A handful of European lawmakers are suing the European Commission to fully disclose its Covid vaccine contracts.
Asked to comment, the European Commission on Friday (22 April) told reporters in Brussels that it is bound by confidentiality clauses.
“The commission is in the business of respecting contracts,” said European Commission spokesperson Stefan de Keersmaecker.
The commission’s argument is unlikely to persuade the transparency push by the five Green MEPs, who lodged their lawsuit with the EU’s Luxembourg-based court.
They want the commission to reveal the unit price for vaccines, advance payments, donations, liability and indemnification.
In a statement, Danish Green lawmaker Margrete Auken framed the lawsuit as a fight for the public’s right to information.
“Secrecy is a breeding ground for distrust and skepticism,” she said.
The four other MEPs joining the lawsuit are Kim van Sparrentak, Tilly Metz, Jutta Paulus, and Michele Rivasi.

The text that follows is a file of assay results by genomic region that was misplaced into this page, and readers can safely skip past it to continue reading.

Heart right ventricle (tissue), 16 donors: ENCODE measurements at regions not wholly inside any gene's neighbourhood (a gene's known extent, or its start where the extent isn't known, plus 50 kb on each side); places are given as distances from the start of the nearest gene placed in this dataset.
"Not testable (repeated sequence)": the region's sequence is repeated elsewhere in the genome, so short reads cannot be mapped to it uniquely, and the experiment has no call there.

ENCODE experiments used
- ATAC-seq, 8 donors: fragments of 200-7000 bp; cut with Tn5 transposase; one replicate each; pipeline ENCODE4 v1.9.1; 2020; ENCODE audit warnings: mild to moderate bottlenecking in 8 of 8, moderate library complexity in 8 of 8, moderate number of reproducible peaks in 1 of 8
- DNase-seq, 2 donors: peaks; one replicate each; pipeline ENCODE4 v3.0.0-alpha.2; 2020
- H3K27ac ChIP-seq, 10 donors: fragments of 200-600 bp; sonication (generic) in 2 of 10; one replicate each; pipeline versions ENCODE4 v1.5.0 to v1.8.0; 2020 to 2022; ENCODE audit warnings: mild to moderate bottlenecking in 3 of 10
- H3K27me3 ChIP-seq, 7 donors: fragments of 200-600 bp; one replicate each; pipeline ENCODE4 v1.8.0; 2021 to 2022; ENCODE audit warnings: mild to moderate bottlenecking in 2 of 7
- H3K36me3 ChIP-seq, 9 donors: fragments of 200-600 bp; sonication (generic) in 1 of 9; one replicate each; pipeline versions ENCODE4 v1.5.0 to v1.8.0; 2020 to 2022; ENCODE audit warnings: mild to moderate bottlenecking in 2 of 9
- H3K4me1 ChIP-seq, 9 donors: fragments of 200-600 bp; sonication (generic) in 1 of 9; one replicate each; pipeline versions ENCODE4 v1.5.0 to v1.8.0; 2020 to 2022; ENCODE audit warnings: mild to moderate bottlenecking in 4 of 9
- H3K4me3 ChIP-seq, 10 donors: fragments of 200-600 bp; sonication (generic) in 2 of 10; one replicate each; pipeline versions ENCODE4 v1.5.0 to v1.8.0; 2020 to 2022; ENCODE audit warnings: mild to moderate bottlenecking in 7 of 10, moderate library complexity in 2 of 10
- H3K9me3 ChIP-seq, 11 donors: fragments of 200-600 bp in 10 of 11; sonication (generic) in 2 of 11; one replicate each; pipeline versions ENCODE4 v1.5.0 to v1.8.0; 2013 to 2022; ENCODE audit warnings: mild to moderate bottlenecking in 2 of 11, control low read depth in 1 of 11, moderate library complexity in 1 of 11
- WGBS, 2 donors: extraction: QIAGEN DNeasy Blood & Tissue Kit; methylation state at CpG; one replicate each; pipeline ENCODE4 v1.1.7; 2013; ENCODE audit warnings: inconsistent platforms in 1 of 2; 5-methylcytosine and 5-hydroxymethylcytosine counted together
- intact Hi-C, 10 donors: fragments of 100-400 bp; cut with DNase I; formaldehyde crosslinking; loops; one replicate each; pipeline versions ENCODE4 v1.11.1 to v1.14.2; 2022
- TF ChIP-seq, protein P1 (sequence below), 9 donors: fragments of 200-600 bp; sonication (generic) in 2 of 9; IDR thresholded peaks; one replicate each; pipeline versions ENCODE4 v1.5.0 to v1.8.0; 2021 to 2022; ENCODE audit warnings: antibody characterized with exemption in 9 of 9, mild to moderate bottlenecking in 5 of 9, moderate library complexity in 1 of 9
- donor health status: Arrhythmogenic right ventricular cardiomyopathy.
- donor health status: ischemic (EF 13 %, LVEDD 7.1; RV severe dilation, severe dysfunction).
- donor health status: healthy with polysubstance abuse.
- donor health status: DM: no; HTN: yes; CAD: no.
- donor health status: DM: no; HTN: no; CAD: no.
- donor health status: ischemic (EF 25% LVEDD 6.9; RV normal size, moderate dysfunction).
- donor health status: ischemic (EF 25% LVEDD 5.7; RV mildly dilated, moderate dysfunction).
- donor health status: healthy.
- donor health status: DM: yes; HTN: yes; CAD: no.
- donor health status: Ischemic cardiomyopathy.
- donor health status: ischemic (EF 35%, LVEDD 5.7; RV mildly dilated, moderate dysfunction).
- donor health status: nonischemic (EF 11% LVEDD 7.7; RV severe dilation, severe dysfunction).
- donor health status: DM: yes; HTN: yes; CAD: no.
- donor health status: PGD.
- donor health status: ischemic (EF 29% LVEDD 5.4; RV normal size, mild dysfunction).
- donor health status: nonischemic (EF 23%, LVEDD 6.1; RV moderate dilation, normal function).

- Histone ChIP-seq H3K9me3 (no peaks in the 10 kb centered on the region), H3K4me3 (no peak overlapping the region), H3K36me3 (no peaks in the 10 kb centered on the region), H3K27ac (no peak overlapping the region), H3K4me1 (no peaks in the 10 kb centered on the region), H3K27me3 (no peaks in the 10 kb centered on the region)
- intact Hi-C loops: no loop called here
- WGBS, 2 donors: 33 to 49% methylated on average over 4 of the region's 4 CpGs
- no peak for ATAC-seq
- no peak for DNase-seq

Rivasi is also one of the few MEPs that last year voted against the EU’s digital covid certificate and is currently the vice-chair of the parliament’s committee on Covid-19.
The certificate has been used to ease travel for millions but is seen by critics as a form of discrimination.
The European Commission has signed agreements with BionTech-Pfizer, Moderna, AstraZeneca, Johnson & Johnson and Novavax. It had also looked into agreements with Sanofi-GSK, CureVac, and Valneva.
Although published, these contracts are redacted. The commission says confidentiality is required to protect commercial interests.
This comes despite revelations that some of the negotiations took place through WhatsApp messages between European Commission president Ursula von der Leyen and Pfizer’s CEO Albert Bourla.
The European Commission refused to release them, a move criticised by the EU’s administrative watchdog — the European Ombudsman.